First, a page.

Wednesday, February 16, 2011
Before I Fall
By Reviewer Leeann Cronk
Title: Before I Fall
Author: Lauren Oliver
Primary Audience/age group: 16+
# Of pages: 470
Publisher: Harper Collins
Year of Release: 2010
Part of a Series? No
Rating: 1 for language, drug and alcohol use, violence, and sexual situations (View Scale)
Description: What if you had only one day to live? What would you do? Who would you kiss? And how far would you go to save your own life? Samantha Kingston has it all: the world’s most crush-worthy boyfriend, three amazing best friends, and first-pick of everything at Thomas Jefferson High – from the best table at the cafeteria to the choicest parking spot. Friday, February 12, should be just another day in her charmed life. Instead, it turns out to be her last. Then she gets a second chance. Seven chances in fact. Reliving her last day during one miraculous week, she will untangle the mystery surrounding her death – and discover the true value of everything she is in danger of losing.
Review: Samantha was able to relive the last day of her life seven times. In the beginning of the novel she started out as a shallow, selfish, stuck-up, snob who is preparing to lose her virginity to her boyfriend that night because she is tired of being afraid of sex and wants to get it over with. Instead, she winds up dying in a car accident, but wakes up the next day only to realize that it is really yesterday again (in much the same way that Bill Murray’s character relieved the same day in the movie Groundhog Day). Samantha soon realizes that no matter what she says or does, “today” will be erased when she wakes up the next morning. This leads to her making some very poor decisions and for a while she actually manages (somehow) to turn into an even more dislikable person than the one she started out as. Each day, however, Samantha learns more and more about those around her and it is as if parts of a puzzle are slowly come together day after day. As she learns more and more each day about her friends, acquaintances and herself, she matures, makes decisions that are finally honorable, anddevelops depth of character. Once Samantha learns what is making certain people behave the way they do, she is able to love them and appreciate them in a way she could not before.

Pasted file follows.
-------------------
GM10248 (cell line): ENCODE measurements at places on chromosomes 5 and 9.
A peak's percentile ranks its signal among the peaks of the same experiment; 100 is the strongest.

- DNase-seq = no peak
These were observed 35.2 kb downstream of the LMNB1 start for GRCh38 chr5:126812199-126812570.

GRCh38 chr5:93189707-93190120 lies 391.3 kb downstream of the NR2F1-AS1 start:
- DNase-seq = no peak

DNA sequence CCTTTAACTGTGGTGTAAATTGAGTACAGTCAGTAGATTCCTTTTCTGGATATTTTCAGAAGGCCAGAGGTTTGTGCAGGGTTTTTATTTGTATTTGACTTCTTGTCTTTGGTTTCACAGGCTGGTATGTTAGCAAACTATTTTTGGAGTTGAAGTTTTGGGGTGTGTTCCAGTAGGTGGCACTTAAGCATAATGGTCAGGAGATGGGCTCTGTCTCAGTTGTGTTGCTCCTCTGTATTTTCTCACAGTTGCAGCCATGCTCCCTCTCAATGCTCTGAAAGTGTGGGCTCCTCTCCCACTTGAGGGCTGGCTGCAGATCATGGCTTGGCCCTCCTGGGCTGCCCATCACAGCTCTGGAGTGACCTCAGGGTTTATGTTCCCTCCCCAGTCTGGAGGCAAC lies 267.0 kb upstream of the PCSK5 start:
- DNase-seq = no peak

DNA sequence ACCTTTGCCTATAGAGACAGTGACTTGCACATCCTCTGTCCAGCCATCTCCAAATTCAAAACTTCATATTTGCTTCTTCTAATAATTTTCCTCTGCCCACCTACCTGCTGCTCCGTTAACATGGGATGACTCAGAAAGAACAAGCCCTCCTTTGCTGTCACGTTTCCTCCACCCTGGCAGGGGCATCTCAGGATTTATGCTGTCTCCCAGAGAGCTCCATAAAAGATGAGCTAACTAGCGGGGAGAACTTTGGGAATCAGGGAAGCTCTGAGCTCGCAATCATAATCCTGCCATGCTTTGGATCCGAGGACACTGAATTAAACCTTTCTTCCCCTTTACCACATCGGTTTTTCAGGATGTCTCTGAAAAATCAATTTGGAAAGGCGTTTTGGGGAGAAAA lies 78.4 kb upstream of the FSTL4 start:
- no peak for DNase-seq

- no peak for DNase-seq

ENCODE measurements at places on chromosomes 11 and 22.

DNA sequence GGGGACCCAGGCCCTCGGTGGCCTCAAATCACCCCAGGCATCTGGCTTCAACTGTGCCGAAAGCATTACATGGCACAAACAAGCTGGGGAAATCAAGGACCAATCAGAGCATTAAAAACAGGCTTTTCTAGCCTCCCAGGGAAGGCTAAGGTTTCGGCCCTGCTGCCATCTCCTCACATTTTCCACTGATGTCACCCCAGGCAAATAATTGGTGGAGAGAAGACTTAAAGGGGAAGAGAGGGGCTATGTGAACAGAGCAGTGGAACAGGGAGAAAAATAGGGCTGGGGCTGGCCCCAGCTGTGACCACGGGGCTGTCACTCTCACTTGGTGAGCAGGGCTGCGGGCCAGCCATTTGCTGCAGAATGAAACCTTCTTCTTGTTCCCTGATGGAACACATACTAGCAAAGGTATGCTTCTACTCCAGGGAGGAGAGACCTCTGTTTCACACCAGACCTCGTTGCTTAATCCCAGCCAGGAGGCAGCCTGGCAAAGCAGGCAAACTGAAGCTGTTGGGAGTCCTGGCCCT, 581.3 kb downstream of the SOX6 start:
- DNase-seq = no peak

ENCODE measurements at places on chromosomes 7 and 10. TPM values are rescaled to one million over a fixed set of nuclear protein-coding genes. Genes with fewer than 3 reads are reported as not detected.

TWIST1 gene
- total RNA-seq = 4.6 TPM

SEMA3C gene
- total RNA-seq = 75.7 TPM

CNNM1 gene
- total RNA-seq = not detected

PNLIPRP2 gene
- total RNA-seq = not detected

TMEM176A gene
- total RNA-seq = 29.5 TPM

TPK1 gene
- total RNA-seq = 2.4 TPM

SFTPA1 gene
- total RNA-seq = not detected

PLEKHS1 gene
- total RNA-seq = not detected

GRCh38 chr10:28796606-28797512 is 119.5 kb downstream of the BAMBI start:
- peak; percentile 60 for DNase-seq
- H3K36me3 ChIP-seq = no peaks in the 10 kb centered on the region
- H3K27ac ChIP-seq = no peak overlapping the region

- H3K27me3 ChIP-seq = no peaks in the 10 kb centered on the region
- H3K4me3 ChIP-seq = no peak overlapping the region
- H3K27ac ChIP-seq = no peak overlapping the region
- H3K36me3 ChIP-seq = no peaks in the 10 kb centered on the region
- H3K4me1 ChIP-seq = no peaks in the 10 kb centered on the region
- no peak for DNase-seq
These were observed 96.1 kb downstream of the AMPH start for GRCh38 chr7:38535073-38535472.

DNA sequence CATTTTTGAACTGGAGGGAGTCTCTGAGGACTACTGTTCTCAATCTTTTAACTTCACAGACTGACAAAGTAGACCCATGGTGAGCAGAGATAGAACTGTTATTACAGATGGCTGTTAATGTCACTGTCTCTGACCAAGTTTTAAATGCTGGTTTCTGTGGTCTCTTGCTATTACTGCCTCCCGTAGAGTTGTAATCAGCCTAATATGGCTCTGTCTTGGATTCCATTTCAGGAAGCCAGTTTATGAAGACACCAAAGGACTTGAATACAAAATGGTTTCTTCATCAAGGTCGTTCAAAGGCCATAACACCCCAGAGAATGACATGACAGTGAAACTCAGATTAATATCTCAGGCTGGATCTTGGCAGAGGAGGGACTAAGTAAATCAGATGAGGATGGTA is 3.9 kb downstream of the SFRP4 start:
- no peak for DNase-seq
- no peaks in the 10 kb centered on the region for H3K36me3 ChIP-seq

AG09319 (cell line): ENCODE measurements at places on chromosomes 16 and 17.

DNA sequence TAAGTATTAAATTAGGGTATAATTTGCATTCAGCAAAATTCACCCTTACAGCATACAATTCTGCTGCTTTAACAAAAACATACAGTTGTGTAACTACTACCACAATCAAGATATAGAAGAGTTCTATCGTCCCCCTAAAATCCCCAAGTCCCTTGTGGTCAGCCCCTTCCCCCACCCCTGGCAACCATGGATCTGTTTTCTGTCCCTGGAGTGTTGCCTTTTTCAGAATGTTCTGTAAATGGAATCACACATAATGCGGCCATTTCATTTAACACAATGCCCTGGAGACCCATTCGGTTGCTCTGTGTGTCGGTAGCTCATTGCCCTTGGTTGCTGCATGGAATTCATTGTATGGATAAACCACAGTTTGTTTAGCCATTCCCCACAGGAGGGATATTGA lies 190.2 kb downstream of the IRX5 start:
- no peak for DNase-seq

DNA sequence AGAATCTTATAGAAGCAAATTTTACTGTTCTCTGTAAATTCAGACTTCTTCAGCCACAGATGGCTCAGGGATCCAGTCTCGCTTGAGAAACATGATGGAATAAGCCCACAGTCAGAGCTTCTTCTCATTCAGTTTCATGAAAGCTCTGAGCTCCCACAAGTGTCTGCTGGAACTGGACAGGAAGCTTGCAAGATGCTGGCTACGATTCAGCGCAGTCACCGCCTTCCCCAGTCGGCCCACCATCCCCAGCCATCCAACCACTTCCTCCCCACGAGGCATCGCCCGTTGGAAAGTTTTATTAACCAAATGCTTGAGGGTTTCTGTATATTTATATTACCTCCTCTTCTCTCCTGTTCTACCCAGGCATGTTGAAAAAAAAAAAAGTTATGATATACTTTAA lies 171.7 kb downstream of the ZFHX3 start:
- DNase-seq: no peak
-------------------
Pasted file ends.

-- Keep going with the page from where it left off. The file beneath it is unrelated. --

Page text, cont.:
Rating: 1 for bad language, sexual situations, violence, smoking, frequent drug and alcohol use.
Positive: The main character, Samantha, eventually matures and by the end of the book has acquired many of the values that she was missing in the beginning. She appreciates her family and chooses to spend some quality time with them on her final day. She loves her friends for who they are – even though they clearly have faults. She realizes that her feelings for her boyfriend were baseless and allows herself to fall in love with a boy with whom she normally would not have associated. She becomes kind and begins thinking of others instead of herself. The final person that Samantha becomes is a person worth knowing.
Spiritual Elements: Very little in the way of spiritual elements are mentioned, which is somewhat is surprising since you would imagine that a teenage girl who keeps dying would at least wonder about her soul and what happens to it when her body dies. Her best friend once confessed that “sometimes when she’s upset about something she recites this Catholic bedtime prayer she memorized when she was little, even though she’s half Jewish and doesn’t even believe in God anyway.” Samantha and her friends also play with a Ouija board, but they seem to be just goofing around with it, not actually trying to read their futures.
Violence: The main character dies multiple times, most often by being in a car accident or being hit by a car. Another character commits suicide with a gun. Her teacher kisses and gropes her and when she tries to push him off of her, she can’t because he’s too strong.
Language: Full of bad language – if you can imagine it, it’s probably said, so I won’t bother listing everything. The Lord’s name is taken in vain multiple times.
Sexual Content: Lots of sexual content and references. Most disturbing is Samantha’s flirtations with a teacher that eventually result in a kissing/groping scene.
Other: Samantha smokes pot, drinks and propositions her teacher.
Recommendation: This was actually a well-written, engaging book and I seriously considered recommending it with STRONG reservations because I enjoyed reading it very much – I found that I couldn’t wait to see what happened next as bits and pieces of the stories of Samantha’s classmates were revealed. However, while Samantha does become a better person and matures a great deal, she never draws closer to God (or even thinks about Him for that matter). While this is not a requirement I make before I will recommend a book, the tremendous amount of sex, drinking and terrible language involved, ultimately made me decide that Samantha’s becoming a “better person” wasn’t a compelling enough reason to make me recommend the book to teen readers.